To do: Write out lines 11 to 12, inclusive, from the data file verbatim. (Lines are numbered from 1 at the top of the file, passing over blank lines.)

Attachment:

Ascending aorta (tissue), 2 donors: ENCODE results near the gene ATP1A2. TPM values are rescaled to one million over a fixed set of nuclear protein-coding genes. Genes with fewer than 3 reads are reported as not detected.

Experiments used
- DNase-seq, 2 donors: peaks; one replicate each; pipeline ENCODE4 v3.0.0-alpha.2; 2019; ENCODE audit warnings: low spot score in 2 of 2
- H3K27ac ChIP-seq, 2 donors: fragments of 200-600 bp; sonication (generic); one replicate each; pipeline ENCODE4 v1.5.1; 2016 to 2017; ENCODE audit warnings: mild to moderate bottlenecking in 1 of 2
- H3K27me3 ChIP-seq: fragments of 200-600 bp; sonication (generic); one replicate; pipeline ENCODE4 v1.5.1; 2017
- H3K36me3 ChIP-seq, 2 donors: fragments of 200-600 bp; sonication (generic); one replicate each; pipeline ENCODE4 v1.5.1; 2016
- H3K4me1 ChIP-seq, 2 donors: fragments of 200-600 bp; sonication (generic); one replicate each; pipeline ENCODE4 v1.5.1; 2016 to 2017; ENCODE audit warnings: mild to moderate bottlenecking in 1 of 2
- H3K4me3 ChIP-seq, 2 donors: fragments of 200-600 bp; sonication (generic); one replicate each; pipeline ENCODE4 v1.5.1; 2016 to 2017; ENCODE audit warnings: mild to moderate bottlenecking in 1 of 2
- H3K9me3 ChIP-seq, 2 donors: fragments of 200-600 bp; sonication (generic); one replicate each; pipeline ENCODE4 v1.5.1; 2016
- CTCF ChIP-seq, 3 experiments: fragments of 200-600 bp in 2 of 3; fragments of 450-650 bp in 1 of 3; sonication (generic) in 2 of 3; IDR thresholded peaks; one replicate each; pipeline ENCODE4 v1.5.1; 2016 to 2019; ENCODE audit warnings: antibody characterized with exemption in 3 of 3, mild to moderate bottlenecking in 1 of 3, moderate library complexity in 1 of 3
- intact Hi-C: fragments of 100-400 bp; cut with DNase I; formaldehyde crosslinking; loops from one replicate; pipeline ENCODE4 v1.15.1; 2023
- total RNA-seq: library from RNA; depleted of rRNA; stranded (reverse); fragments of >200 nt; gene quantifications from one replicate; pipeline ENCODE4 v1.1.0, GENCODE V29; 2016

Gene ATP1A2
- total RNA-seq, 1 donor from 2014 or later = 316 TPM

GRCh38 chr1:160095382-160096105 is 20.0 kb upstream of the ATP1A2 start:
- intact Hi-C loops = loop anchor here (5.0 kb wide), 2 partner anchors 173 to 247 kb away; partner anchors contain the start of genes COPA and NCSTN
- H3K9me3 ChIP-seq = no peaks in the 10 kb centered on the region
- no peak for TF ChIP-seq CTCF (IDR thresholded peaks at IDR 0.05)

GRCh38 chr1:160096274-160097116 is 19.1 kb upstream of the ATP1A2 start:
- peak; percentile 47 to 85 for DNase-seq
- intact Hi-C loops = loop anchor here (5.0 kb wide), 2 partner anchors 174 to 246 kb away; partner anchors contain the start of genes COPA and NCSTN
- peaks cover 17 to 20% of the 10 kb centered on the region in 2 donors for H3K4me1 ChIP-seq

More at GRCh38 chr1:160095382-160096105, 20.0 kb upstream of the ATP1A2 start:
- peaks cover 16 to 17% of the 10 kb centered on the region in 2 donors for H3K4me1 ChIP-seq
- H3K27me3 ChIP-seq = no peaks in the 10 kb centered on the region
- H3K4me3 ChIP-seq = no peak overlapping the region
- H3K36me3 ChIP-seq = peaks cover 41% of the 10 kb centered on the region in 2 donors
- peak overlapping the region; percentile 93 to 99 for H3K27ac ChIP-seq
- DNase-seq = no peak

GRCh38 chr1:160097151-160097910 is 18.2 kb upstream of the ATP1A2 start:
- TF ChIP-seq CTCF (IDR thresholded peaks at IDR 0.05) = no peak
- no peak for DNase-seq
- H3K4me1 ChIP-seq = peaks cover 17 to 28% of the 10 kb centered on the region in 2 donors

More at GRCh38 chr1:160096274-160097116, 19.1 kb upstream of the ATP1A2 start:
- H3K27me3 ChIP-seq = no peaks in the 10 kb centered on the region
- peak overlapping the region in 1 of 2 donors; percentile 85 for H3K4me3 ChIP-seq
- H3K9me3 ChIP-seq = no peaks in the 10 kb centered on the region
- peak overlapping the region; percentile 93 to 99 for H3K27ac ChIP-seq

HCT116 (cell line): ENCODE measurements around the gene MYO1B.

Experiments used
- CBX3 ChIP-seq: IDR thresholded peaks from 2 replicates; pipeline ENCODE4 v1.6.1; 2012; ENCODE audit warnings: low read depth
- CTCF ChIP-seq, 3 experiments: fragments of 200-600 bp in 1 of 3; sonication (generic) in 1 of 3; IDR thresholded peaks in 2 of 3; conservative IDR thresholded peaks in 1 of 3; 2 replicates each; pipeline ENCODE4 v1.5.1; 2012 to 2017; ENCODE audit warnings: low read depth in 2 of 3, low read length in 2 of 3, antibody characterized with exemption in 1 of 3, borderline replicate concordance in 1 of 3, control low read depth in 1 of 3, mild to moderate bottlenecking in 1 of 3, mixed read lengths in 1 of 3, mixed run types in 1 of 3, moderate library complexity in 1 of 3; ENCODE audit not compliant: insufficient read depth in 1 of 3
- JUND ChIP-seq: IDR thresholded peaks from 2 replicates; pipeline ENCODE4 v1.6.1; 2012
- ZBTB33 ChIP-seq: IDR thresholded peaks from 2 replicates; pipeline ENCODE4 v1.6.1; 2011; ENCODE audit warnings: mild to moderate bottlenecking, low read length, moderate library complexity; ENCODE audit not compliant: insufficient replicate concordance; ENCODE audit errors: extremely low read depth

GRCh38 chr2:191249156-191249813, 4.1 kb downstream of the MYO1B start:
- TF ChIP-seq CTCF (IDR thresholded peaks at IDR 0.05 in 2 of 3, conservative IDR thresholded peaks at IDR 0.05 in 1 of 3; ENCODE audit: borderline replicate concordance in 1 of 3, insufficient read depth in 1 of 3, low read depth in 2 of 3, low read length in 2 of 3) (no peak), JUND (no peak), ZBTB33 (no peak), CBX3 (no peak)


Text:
- intact Hi-C: fragments of 100-400 bp; cut with DNase I; formaldehyde crosslinking; loops from one replicate; pipeline ENCODE4 v1.15.1; 2023
- total RNA-seq: library from RNA; depleted of rRNA; stranded (reverse); fragments of >200 nt; gene quantifications from one replicate; pipeline ENCODE4 v1.1.0, GENCODE V29; 2016